Thrombin, Na+ and Thrombomodulin

Thrombin requires Na+ for optimal activity (2) and is a member of the large family of monovalent cation activated enzymes (7, 8). Na+ binding converts thrombin from a low activity E (Na+-free) to a high activity E:Na+ (Na+-bound) form. Na+ binding is required for optimal cleavage of fibrinogen and activation of factors V, VIII, and XI necessary for the explosive generation of thrombin in the coagulation cascade, but it is dispensable for cleavage of protein C (9, 10). This finding proves that Na+ is the major driving force behind the procoagulant role of thrombin in the blood. Na+ binding also promotes the prothrombotic and signaling functions of the enzyme by enhancing cleavage of PAR1, PAR3, and PAR4. Because of the allosteric nature of thrombin, any effect that destabilizes Na+ binding stabilizes the E form and produces an anticoagulant effect by prolonging the clotting time (reduced fibrinogen cleavage) and reducing platelet activation (reduced PAR1 cleavage). Several naturally occurring mutations of the prothrombin gene affect residues linked to Na+ binding (11) and are often associated with bleeding (2). The differential effect of Na+ on fibrinogen and protein C cleavage has been the major driving force behind the rational design of anticoagulant thrombin mutants.

The anticoagulant role of thrombin is under the control of the endothelial receptor thrombomodulin (3). In the microcirculation, the density of this receptor is enhanced greatly, and thrombin is sequestered by engagement of its exosite 1, which is a structural domain separate from the active site. Binding of thrombomodulin to exosite 1 precludes interaction of fibrinogen or PAR1 and therefore shuts down both the procoagulant and prothrombotic functions of the enzyme. At the same time, the thrombin-thrombomodulin complex becomes an efficient activator of the anticoagulant protein C by markedly increasing the kcat and the rate of diffusion of substrate into the active site. Activation of protein C produces a protease that rapidly inactivates factors Va and VIIIa necessary for additional thrombin generation.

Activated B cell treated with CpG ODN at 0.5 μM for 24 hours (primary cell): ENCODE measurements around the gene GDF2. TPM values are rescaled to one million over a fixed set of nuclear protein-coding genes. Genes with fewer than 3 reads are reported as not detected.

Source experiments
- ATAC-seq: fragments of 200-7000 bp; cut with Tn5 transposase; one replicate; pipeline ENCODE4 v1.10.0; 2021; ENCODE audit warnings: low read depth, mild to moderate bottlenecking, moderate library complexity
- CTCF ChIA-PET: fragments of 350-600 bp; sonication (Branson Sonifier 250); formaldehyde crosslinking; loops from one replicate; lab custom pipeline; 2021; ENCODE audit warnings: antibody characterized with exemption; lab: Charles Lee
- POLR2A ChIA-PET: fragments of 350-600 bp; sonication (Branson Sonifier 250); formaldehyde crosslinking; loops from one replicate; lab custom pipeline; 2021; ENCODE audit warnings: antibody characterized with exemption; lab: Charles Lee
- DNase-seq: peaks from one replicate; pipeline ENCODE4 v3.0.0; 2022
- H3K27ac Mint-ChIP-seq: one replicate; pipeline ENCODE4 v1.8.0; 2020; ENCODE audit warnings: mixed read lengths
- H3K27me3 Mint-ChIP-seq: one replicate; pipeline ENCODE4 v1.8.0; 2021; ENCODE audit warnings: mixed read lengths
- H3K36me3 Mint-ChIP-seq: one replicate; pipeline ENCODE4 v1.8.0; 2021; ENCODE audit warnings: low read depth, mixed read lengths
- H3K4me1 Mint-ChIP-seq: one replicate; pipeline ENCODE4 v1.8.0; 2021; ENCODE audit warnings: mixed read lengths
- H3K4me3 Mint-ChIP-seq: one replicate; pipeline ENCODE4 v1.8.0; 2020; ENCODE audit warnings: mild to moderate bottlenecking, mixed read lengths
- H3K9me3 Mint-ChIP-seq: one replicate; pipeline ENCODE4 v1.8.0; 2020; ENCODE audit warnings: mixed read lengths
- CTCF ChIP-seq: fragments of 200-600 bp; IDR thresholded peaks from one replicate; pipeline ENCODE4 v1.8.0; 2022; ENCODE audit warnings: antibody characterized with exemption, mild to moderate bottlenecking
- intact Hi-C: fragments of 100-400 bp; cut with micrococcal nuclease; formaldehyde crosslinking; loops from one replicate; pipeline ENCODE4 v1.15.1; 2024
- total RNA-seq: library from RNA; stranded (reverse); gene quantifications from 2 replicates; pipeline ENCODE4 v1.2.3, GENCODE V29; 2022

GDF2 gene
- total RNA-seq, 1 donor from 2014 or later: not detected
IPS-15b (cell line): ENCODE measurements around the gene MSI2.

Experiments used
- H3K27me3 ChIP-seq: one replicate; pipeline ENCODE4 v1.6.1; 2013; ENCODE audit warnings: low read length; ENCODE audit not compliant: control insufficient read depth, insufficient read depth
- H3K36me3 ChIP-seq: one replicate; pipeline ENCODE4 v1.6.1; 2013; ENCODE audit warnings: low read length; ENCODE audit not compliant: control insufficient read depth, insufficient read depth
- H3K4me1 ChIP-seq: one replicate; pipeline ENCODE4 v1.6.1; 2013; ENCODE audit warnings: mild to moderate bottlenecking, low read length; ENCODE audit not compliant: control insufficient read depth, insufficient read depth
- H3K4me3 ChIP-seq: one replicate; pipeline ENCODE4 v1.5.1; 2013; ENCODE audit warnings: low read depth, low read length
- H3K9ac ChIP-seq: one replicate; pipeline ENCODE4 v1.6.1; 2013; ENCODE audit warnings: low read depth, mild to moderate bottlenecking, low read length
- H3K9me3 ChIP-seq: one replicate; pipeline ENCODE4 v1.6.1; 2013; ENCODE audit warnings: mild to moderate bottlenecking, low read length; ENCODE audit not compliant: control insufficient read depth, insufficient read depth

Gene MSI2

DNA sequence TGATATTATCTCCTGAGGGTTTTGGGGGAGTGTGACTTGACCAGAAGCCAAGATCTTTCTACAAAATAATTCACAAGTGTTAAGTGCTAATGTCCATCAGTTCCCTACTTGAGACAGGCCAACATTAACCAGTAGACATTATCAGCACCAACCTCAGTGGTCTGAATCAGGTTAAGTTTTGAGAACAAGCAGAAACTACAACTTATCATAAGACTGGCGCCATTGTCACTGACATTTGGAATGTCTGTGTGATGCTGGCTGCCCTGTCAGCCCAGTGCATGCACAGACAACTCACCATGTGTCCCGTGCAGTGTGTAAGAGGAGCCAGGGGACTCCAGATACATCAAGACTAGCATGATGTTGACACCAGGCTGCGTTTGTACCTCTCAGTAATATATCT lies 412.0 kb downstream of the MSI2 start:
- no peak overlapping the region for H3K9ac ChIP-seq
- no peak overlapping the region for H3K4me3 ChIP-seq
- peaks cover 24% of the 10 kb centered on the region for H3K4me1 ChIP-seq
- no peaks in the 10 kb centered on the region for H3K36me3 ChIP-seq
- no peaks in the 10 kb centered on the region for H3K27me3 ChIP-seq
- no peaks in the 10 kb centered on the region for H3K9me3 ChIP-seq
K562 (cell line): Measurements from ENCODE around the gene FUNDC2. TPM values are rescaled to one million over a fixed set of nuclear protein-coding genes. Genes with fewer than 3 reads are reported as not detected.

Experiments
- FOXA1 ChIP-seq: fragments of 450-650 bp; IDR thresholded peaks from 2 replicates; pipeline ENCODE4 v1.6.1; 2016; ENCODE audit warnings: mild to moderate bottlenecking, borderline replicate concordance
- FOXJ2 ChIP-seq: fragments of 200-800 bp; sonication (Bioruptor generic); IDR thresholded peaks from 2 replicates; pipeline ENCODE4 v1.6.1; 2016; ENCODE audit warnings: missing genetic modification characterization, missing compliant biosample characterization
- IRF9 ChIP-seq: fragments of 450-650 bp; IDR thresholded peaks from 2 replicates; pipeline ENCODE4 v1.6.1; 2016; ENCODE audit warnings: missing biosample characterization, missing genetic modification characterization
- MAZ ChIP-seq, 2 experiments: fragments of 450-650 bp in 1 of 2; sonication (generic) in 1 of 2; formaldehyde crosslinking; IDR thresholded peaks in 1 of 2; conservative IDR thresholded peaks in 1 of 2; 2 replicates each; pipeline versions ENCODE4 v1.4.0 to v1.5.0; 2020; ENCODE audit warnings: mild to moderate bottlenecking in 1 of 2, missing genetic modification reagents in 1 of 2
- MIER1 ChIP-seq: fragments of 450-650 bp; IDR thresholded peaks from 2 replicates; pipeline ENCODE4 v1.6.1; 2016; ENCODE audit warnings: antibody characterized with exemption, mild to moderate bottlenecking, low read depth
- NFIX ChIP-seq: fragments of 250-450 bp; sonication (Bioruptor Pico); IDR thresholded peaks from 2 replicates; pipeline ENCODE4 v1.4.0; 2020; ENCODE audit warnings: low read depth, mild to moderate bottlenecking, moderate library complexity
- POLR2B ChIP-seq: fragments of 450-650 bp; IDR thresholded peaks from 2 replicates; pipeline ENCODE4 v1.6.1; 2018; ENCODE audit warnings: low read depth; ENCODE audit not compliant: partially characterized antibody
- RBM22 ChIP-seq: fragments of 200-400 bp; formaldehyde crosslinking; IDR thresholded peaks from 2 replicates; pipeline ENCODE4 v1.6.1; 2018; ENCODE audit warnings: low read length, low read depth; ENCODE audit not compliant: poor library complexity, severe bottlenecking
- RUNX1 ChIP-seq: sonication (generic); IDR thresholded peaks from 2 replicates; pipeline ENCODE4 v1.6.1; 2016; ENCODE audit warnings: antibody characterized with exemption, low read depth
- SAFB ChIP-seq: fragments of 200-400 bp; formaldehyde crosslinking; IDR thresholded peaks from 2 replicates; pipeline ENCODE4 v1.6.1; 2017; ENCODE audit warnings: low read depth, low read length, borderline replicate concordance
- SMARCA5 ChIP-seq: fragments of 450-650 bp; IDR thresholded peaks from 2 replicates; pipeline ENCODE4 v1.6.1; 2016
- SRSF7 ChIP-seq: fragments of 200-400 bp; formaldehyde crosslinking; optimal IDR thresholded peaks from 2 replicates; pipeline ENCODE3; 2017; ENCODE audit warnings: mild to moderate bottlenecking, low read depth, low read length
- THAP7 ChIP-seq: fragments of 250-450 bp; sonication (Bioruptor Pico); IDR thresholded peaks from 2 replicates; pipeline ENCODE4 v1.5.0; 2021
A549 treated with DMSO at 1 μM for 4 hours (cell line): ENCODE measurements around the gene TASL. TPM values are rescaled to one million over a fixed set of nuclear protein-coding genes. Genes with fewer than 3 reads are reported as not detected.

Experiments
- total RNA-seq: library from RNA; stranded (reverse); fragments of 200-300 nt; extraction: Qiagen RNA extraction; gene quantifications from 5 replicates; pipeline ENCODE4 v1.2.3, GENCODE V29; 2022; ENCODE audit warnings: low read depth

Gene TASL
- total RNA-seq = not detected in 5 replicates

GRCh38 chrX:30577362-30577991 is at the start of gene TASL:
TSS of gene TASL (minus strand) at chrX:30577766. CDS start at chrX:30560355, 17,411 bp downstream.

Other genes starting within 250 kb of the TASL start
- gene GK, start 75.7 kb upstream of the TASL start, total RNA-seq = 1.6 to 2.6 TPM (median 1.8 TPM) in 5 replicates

Thrombin is composed of two polypeptide chains of 36 (A chain) and 259 (B chain) residues that are covalently linked through a disulfide bond (Fig. 1). The standard orientation (12) puts the A chain in the back of the molecule, opposite to the front hemisphere of the B chain that hosts the entrance to the active site and all known functional epitopes of the enzyme. Trypsin-like specificity for Arg residues at P1 is conferred to thrombin by the presence of D189 in the S1 site that occupies the bottom of the catalytic pocket. The autolysis loop shapes the lower rim of access to the active site and contributes to recognition of fibrinogen. A loop homologous to the Ca2+ binding loop of digestive serine proteases resides 25 A away from the active site and defines exosite 1. Structural data illustrate the mode of interaction of fibrinogen (13), thrombomodulin (14), PAR1 (15), and PAR3 (16) with this thrombin exosite. Exosite 2 resides on the pole of the enzyme opposite to exosite 1 and offers a binding epitope for the platelet receptor Gplb, as well as for polyanionic ligands required for interaction of antithrombin and heparin cofactor II. Na+ binds 20 A away from residues of the catalytic triad and within 5 A from D189 in the S1 site, nestled between the 220- and 186-loops and coordinated octahedrally by two carbonyl O atoms from the protein and four buried water molecules. A Na+ binding site analogous to that of thrombin has been identified in factor Xa, factor Vila, and activated protein C.

Kinetic Mechanism of Na+ Binding: The E*, E and E:Na+ Forms